Sayyaf Abdulsamad, a father, is trying to save the life of his little daughter. After medicines ran out in the hospitals of the northern province of Amran, he rushed her to a public hospital in the center of the capital Sanaa. The malnourished girl arrived unconscious at Al-Sabeen hospital earlier this week. “My daughter suffers from a protein deficiency,” the father told Xinhua. “At first, I took her to some hospitals in Amran, but they had no medicine, then I rushed her to Sanaa to the malnutrition ward in Al-Sabeen Hospital.”
Her doctors said in the crowded malnutrition ward that she and many other children could not survive due to the unprecedented crisis of medicines. “We have received a notification from the hospital administration that it is possible since the beginning of July that aid from the United Nations Children’s Fund (UNICEF) would be stopped. This will cause a big problem with patients’ families because they will have to pay hospital fees,” doctor Abdul Rahman Al-Rumayma said in the Al-Sabeen’s malnutrition ward.
“Under war and blockade, this is a problem that burdens the citizens, and we call on the international community and humanitarian organizations of the United Nations to carry out their humanitarian duties in Yemen during this critical situation, especially towards mothers and children,” he noted. Saudi Arabia and a number of its regional allies launched a devastating war on Yemen in March 2015 in an attempt to subdue an uprising that toppled a regime friendly to Riyadh.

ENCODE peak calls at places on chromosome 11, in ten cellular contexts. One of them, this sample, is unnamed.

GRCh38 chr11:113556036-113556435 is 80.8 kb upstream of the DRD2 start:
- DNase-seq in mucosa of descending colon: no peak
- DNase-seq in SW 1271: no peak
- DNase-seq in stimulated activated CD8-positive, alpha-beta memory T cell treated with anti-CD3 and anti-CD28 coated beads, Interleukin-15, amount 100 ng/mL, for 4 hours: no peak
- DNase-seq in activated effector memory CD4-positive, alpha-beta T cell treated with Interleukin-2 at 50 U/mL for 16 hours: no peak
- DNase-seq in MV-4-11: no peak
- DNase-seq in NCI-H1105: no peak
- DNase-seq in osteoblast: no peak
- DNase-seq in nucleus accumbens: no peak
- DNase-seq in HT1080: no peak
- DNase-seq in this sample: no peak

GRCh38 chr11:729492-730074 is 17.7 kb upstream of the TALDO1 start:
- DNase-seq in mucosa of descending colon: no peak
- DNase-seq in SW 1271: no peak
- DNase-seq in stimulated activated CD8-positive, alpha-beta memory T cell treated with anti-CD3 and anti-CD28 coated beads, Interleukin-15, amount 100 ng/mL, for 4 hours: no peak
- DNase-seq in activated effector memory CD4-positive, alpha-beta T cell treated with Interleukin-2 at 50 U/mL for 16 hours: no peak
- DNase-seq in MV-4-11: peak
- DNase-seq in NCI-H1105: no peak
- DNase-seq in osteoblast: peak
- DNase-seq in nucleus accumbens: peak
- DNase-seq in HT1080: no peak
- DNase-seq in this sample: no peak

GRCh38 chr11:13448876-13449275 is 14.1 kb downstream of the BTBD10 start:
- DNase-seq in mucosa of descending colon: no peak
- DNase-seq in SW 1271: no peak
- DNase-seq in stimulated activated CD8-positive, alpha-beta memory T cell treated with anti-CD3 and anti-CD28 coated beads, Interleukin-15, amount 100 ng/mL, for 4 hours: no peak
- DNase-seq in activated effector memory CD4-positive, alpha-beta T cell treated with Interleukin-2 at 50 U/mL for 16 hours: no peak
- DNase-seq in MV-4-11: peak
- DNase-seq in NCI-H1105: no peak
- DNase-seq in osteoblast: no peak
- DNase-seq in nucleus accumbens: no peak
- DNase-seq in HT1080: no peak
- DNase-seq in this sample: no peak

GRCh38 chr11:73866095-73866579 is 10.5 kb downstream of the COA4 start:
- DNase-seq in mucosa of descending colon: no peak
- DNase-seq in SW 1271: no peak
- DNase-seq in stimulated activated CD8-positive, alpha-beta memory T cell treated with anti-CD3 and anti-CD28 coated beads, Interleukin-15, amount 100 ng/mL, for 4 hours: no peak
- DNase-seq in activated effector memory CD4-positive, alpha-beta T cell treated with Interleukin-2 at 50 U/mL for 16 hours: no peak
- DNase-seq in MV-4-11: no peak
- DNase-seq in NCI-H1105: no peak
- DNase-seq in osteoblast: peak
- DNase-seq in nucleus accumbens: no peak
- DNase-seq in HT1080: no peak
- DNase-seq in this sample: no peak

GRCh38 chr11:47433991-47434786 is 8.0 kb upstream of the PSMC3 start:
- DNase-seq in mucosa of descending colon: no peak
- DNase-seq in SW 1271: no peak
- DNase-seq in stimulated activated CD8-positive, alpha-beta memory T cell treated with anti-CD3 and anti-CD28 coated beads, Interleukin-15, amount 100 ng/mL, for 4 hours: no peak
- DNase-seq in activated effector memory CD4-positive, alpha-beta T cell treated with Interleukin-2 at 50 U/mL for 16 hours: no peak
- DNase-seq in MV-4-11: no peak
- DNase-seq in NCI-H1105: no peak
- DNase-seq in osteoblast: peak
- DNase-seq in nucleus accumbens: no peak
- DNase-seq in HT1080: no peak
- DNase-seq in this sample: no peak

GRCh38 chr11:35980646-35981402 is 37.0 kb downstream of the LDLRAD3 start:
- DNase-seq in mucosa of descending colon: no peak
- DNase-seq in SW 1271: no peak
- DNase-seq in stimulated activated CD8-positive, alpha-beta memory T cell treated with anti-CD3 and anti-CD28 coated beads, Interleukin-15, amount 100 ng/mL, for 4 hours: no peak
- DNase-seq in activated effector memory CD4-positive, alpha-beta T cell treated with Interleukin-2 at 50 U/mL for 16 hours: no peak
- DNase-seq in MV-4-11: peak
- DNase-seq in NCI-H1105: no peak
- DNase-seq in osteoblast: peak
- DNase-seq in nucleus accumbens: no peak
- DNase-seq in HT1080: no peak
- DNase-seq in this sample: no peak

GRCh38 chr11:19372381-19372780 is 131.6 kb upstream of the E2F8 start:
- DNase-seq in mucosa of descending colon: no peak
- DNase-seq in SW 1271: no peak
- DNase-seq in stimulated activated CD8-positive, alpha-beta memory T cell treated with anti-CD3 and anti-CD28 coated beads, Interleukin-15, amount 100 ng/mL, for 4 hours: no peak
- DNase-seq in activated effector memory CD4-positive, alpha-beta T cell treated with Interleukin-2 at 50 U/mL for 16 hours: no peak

The US-based Armed Conflict Location and Event Data Project (ACLED), a nonprofit conflict-research organization, estimates that the war has claimed more than 100,000 lives over the past five years. The war and economic blockade have also destroyed Yemen’s economic, agricultural and health industry, triggering what the United Nations describes as the world’s worst humanitarian crisis that left nearly 80 percent of the Yemeni population in total reliance on international humanitarian aid for survival. The UN aid agencies have estimated that more than 20 million Yemeni people are just a step away from starvation.